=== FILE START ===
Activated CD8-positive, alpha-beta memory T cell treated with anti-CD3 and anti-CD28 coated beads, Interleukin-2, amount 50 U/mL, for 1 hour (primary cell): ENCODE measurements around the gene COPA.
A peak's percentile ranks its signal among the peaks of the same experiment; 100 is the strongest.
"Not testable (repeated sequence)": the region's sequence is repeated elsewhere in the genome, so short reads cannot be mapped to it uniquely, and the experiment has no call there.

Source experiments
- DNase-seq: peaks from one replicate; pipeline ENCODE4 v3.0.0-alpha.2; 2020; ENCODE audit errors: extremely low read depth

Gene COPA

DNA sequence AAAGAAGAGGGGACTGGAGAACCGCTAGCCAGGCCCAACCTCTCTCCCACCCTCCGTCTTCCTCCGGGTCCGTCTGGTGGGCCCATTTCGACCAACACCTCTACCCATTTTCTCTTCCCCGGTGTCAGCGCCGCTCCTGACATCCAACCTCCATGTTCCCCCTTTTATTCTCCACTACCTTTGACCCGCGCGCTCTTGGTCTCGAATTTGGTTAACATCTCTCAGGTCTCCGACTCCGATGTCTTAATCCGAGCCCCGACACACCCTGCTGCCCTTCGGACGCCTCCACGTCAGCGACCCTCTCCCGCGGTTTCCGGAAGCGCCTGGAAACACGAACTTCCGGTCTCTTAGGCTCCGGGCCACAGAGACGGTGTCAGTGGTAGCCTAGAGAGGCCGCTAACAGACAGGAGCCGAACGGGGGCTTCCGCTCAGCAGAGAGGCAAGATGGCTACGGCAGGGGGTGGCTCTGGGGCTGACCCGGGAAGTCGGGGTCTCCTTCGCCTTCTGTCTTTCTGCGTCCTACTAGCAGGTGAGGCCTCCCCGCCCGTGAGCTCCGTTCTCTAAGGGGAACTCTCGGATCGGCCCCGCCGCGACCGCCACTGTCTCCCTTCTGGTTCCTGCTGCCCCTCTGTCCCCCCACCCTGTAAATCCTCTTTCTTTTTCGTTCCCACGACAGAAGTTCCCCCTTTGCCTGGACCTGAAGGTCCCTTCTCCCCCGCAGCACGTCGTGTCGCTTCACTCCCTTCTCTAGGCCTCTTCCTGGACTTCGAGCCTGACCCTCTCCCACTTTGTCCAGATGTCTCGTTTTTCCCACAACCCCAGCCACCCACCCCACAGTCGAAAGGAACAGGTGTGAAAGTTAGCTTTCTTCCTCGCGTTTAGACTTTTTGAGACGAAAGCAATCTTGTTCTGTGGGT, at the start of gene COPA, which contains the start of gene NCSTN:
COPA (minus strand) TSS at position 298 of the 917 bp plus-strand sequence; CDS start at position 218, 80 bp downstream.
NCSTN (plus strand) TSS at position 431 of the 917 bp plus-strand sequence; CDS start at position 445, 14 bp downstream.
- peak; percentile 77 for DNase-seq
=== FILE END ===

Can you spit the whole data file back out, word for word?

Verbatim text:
Activated CD8-positive, alpha-beta memory T cell treated with anti-CD3 and anti-CD28 coated beads, Interleukin-2, amount 50 U/mL, for 1 hour (primary cell): ENCODE measurements around the gene COPA.
A peak's percentile ranks its signal among the peaks of the same experiment; 100 is the strongest.
"Not testable (repeated sequence)": the region's sequence is repeated elsewhere in the genome, so short reads cannot be mapped to it uniquely, and the experiment has no call there.

Source experiments
- DNase-seq: peaks from one replicate; pipeline ENCODE4 v3.0.0-alpha.2; 2020; ENCODE audit errors: extremely low read depth

Gene COPA

DNA sequence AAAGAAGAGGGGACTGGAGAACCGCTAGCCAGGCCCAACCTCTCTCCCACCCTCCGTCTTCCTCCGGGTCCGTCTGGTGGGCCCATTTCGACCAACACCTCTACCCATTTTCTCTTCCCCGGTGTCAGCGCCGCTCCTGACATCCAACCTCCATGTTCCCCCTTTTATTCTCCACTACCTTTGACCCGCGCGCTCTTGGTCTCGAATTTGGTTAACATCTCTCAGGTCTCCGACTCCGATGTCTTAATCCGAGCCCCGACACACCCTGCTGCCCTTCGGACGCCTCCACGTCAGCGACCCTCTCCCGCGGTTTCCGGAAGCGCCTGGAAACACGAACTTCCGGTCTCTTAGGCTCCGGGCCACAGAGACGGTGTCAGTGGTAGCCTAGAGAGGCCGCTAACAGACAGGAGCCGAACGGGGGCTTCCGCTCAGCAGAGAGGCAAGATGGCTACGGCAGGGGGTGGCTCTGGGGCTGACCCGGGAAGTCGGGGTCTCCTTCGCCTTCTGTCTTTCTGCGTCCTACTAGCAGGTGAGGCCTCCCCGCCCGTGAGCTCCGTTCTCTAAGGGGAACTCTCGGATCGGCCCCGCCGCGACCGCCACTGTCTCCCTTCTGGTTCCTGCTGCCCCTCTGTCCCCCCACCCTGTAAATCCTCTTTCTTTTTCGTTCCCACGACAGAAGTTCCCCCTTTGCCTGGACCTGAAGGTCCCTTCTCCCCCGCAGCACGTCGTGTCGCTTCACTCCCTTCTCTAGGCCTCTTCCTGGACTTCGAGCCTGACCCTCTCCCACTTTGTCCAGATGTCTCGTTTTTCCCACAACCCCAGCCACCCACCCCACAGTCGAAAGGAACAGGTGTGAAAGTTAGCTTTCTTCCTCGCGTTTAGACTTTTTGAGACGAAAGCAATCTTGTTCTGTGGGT, at the start of gene COPA, which contains the start of gene NCSTN:
COPA (minus strand) TSS at position 298 of the 917 bp plus-strand sequence; CDS start at position 218, 80 bp downstream.
NCSTN (plus strand) TSS at position 431 of the 917 bp plus-strand sequence; CDS start at position 445, 14 bp downstream.
- peak; percentile 77 for DNase-seq